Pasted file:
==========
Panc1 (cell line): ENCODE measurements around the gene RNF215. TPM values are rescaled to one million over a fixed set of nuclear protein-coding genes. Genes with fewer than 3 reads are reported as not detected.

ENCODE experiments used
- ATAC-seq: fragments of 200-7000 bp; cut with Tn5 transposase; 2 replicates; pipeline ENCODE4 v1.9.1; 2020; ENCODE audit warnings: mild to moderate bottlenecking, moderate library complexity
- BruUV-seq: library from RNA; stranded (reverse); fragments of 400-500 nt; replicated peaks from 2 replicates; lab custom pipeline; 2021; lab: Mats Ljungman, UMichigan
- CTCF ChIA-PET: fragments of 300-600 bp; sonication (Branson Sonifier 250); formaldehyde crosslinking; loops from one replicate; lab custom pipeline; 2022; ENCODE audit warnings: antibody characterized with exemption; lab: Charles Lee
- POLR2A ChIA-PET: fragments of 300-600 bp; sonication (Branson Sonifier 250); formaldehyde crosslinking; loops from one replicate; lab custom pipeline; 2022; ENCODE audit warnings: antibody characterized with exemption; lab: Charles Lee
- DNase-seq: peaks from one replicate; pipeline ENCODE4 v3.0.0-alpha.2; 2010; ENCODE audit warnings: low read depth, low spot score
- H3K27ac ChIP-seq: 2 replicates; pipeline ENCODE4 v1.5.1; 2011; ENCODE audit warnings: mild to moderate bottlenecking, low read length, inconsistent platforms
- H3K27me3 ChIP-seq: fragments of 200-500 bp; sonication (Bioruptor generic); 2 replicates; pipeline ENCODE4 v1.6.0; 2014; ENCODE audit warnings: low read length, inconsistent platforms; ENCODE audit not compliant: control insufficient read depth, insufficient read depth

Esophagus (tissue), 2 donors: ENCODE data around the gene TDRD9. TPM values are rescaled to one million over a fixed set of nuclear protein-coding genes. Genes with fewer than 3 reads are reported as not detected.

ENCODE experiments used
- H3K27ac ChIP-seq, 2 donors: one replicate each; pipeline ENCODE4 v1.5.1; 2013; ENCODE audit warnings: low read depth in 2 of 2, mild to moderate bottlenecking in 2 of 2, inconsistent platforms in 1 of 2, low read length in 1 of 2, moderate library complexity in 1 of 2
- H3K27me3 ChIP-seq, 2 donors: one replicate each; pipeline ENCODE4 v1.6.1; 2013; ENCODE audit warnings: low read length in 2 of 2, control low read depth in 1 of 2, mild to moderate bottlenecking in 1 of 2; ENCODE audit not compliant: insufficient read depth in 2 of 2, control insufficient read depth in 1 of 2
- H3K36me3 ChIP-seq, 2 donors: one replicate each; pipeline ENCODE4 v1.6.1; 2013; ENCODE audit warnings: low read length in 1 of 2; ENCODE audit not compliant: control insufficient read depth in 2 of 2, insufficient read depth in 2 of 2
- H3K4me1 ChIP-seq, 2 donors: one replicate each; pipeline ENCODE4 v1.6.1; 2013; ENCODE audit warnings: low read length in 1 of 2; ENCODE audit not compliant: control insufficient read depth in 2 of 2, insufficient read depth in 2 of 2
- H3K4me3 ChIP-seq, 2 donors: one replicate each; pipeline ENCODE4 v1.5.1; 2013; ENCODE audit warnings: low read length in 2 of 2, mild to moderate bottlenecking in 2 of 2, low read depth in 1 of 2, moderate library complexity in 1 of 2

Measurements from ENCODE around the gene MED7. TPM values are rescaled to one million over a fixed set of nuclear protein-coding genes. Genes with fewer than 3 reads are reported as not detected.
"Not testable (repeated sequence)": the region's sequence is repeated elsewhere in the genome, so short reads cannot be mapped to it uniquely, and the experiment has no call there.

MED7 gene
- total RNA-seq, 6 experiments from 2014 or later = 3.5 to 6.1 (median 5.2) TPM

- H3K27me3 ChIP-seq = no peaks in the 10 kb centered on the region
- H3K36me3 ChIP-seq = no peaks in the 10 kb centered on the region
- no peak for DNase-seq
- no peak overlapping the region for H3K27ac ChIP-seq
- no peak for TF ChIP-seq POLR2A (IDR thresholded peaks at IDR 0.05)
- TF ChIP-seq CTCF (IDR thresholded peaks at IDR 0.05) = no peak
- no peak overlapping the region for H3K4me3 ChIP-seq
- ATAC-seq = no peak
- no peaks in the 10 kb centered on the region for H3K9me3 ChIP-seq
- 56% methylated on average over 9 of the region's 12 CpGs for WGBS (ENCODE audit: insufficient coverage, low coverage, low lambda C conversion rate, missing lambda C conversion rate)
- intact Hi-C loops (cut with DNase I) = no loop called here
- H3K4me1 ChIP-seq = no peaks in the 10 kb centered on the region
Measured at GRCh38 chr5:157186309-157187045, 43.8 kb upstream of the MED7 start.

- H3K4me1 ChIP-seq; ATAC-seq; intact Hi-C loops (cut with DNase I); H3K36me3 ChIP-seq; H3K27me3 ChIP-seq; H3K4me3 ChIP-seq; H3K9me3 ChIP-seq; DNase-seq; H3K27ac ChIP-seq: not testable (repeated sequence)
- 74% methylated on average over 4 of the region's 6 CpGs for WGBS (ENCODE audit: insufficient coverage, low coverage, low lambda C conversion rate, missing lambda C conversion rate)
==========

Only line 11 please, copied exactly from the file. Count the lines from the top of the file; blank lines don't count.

ENCODE experiments used